Egypt, with a population of more than 80 million, has historically been a key player in the Middle East but Mubarak's regime turned the country into a US and Israeli client state.
A change in the Egyptian foreign policy would have decisive effects on the region. It would create a strong Arab diplomatic and military front. Israel would be forced to have second thoughts before attacking any other state in the Middle East.
The other pro-US big Arab state, Saudi Arabia, has lost its Arab friend. It is very worried about the events in both Egypt and its backyard, namely Bahrain and Yemen, where people's revolutions have set an example for the Saudi population.
In this way, the US-imposed Arab fracture -between pro-resistance and US client regimes- could be overcome and would be the most outstanding result of the current Arab revolutions. If the new Egyptian government reflects the demands of Arab and Egyptian public opinion, Egypt will cease to be a US asset, always willing to oppose Iran, Syria, Hamas and Hezbollah.
Some Israeli and US media outlets have openly been discussing if a change of regime in Syria could make up for the disaster that Mubarak's fall meant for Israel. The evidence of a resurgent Syria and its deepening influence on the region in recent years has frustrated US officials who sought to change Syrian policies persuading the country to abandon its support for Hezbollah, sever its alliance with Iran and put an end to its practice of sheltering Palestinian leaders of resistance groups.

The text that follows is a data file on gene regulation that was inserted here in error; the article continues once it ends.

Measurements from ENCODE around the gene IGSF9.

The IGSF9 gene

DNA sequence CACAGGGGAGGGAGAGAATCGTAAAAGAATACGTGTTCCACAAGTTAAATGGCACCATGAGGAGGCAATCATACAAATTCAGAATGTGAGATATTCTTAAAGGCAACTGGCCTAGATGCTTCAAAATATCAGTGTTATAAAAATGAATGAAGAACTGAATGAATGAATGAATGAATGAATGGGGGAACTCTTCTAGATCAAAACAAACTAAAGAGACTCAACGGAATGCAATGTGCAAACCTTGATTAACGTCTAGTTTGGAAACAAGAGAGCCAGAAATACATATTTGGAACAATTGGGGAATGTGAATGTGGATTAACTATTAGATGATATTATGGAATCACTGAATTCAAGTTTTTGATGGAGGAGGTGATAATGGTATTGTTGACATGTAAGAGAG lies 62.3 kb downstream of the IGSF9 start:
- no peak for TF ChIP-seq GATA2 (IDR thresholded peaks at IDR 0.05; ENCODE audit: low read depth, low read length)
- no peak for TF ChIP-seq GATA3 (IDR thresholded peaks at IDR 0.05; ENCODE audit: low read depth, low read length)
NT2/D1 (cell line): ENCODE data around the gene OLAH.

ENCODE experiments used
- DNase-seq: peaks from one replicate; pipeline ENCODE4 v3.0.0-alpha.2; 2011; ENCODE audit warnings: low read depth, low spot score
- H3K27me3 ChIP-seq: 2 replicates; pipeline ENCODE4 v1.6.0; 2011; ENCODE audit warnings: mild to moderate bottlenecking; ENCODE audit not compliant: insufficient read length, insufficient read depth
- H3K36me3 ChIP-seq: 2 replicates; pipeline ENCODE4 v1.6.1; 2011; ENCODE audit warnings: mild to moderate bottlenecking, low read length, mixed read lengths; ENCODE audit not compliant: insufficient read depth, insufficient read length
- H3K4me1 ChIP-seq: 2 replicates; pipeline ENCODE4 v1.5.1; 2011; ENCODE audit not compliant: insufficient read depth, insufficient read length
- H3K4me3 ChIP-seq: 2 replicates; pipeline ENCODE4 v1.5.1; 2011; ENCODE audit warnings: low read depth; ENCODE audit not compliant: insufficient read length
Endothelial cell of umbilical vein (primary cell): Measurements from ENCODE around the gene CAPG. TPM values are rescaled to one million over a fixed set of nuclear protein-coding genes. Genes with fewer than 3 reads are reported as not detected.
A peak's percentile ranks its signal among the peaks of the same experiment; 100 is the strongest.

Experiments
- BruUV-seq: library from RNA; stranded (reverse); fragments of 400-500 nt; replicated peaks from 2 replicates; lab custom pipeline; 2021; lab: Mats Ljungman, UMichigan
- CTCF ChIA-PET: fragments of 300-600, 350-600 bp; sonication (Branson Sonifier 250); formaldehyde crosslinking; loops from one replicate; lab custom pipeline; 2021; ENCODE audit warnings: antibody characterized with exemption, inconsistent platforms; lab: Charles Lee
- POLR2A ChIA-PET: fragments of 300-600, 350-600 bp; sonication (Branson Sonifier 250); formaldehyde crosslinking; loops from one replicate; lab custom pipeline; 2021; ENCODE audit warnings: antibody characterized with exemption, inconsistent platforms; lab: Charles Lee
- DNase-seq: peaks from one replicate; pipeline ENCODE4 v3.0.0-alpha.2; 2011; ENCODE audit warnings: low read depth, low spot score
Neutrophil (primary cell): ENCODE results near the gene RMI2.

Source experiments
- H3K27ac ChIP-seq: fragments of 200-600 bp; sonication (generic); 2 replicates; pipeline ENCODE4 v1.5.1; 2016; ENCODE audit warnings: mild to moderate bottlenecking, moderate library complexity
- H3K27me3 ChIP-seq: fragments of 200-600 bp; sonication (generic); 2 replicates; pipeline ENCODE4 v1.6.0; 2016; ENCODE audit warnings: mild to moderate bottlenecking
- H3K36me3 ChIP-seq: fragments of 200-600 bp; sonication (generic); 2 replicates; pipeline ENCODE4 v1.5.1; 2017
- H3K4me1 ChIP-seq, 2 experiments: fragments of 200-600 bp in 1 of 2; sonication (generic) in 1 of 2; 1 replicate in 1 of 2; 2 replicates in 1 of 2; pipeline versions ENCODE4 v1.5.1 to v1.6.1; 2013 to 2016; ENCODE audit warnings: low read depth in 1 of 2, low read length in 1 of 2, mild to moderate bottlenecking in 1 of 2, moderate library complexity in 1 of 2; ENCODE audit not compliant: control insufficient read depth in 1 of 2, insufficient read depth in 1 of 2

Unlike Egypt or Libya, Syria has reached no agreements with the US on matters such as terrorism and unconventional weapons either. “Syria's behavior has not met our hopes and expectations over the past 20 months and Syria's actions have not met its international obligations,” Secretary of State Hillary Rodham Clinton told the Lebanese daily an-Nahar, confirming that the US will accept nothing short of complete subservience.
According to some US analysts, the fall or weakening of the Syrian regime would have a knock-on effect in Palestine and would serve to isolate Hamas in Gaza. Moreover, Iran would lose its main ally in the Arab world and the Middle East. They also think that the installation of a US puppet in Damascus would have as its corollary, the transformation of the Lebanon into an Israeli fiefdom.
Syria is aware of this reality. Shortly after unrest in Syria started, President Bashar al-Assad denounced a conspiracy inspired “in its timing and shape” by the turmoil in other Arab countries. The president was willing to admit that the lack of reforms could be “detrimental”, but he advised against hastiness. He said that “most Syrians have needs that remain unmet,” adding that he will look into these at the right time.
Syria's friends in Lebanon and Palestine were rapid in showing their support for Assad. In Lebanon, Progressive Socialist Party leader Walid Jumblatt said the last speech by President Assad had raised “positive horizons for reform.” Hezbollah's number two, Sheikh Naim Qassem, claimed Syria's regime was in “good shape” and warned that attempts to spread chaos in Syria would fail.
For his part, Anwar Raja, a leader of the Damascus-based Popular Front for the Liberation of Palestine, told the RIA Novosti Russian-language service, “Syria is playing a key role in the Middle East as a supporter of the resistance organizations in the Arab world, especially in Palestine and Lebanon. Destabilization of this country would allow the United States and Israel to restore their dominance in the region, which they have lost, especially after the revolution in Egypt."